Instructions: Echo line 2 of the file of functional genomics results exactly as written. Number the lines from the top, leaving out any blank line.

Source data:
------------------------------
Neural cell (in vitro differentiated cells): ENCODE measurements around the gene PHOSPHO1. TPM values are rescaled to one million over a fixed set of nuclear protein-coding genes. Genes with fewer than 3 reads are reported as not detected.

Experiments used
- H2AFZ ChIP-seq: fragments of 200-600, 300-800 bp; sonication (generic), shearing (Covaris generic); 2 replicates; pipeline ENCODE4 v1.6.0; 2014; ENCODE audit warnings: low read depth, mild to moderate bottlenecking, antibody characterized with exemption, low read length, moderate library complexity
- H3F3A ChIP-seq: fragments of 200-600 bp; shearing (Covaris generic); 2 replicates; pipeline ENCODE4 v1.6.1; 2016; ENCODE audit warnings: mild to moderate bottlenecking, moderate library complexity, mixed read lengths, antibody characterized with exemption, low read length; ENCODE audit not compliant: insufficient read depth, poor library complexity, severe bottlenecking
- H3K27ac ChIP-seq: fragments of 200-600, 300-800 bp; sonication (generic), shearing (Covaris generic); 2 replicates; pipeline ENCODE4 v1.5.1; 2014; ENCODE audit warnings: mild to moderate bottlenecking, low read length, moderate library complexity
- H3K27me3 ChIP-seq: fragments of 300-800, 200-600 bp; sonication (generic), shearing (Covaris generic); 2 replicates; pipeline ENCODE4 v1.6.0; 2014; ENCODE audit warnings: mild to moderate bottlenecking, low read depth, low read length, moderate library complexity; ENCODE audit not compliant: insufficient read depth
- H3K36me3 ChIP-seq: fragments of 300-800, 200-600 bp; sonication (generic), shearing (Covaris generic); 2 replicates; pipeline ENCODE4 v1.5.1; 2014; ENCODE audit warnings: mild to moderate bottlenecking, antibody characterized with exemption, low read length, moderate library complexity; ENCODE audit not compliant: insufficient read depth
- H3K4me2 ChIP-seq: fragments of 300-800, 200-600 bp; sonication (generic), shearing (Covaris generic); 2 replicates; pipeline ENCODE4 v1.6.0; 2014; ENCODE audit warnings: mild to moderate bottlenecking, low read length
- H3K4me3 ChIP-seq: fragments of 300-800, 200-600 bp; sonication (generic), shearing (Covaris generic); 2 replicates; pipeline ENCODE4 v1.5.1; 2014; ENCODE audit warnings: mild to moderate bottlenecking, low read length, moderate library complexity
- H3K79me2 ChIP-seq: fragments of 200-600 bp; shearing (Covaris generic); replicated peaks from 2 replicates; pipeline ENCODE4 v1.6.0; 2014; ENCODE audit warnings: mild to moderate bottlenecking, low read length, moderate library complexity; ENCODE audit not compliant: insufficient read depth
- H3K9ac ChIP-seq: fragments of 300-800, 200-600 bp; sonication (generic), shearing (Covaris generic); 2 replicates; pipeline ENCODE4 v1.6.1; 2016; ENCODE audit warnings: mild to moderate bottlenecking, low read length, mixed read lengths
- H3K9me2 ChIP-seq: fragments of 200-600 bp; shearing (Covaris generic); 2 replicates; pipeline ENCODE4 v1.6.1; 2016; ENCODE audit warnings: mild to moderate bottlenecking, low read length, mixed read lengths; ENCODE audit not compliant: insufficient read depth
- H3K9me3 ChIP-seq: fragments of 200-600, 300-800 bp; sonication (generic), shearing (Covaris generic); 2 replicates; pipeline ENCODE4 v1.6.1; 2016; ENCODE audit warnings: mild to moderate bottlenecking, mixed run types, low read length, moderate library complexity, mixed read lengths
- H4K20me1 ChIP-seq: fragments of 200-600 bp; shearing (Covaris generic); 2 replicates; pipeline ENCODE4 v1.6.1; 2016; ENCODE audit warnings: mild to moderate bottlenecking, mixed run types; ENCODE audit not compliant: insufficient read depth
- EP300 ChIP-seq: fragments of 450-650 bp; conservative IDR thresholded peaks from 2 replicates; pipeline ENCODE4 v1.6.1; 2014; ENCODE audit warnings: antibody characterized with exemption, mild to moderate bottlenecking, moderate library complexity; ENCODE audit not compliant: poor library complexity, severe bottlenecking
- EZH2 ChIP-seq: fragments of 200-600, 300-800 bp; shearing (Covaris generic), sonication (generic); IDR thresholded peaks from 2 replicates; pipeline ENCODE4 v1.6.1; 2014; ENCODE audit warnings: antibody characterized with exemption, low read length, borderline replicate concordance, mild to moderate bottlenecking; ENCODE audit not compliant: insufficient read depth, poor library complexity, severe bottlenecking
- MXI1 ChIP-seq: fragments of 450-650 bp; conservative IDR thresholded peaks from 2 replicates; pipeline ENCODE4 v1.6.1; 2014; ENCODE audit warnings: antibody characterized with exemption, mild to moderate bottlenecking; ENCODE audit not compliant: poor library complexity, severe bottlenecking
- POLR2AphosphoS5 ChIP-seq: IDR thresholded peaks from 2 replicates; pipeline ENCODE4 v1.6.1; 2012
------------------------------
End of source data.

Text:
Experiments used